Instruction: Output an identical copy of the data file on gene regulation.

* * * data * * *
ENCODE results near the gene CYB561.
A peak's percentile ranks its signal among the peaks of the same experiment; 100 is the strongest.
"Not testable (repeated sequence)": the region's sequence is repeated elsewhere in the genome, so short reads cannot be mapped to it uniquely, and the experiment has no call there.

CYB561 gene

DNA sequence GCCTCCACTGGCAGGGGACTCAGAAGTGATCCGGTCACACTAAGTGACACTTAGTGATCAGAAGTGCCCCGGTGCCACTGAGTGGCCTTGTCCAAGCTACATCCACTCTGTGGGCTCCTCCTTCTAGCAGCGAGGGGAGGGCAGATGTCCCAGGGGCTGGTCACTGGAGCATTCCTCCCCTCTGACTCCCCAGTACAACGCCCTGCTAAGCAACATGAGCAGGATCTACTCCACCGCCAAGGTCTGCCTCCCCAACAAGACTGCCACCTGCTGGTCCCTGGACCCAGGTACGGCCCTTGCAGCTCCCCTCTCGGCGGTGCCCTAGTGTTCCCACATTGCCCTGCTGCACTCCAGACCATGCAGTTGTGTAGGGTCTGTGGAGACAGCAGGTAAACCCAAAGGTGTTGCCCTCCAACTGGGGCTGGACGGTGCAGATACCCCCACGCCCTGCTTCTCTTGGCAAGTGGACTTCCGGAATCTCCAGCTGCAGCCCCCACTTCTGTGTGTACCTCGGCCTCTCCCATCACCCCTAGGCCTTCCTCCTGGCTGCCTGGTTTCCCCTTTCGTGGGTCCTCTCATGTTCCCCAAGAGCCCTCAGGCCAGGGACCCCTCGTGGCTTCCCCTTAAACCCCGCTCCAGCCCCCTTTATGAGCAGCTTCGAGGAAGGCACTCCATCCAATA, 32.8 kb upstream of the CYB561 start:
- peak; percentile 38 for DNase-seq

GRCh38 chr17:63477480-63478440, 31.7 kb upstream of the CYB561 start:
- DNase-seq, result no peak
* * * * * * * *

ENCODE results near the gene CYB561.
A peak's percentile ranks its signal among the peaks of the same experiment; 100 is the strongest.
"Not testable (repeated sequence)": the region's sequence is repeated elsewhere in the genome, so short reads cannot be mapped to it uniquely, and the experiment has no call there.

CYB561 gene

DNA sequence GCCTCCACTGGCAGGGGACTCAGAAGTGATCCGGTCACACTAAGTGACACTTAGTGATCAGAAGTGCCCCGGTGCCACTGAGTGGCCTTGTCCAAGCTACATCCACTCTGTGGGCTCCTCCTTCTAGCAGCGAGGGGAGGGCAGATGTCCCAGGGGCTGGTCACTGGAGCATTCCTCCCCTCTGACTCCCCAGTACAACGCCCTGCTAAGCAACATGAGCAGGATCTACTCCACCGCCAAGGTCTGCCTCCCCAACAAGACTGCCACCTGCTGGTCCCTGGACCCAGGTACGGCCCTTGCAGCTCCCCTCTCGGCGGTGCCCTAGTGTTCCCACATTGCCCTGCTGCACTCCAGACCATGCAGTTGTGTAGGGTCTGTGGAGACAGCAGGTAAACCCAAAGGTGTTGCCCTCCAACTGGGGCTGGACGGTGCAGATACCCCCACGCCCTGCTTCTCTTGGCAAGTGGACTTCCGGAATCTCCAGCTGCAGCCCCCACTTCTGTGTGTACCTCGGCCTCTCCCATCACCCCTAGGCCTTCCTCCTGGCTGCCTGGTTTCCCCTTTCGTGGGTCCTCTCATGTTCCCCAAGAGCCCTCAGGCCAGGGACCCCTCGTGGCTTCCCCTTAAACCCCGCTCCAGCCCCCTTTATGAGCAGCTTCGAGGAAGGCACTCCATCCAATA, 32.8 kb upstream of the CYB561 start:
- peak; percentile 38 for DNase-seq

GRCh38 chr17:63477480-63478440, 31.7 kb upstream of the CYB561 start:
- DNase-seq, result no peak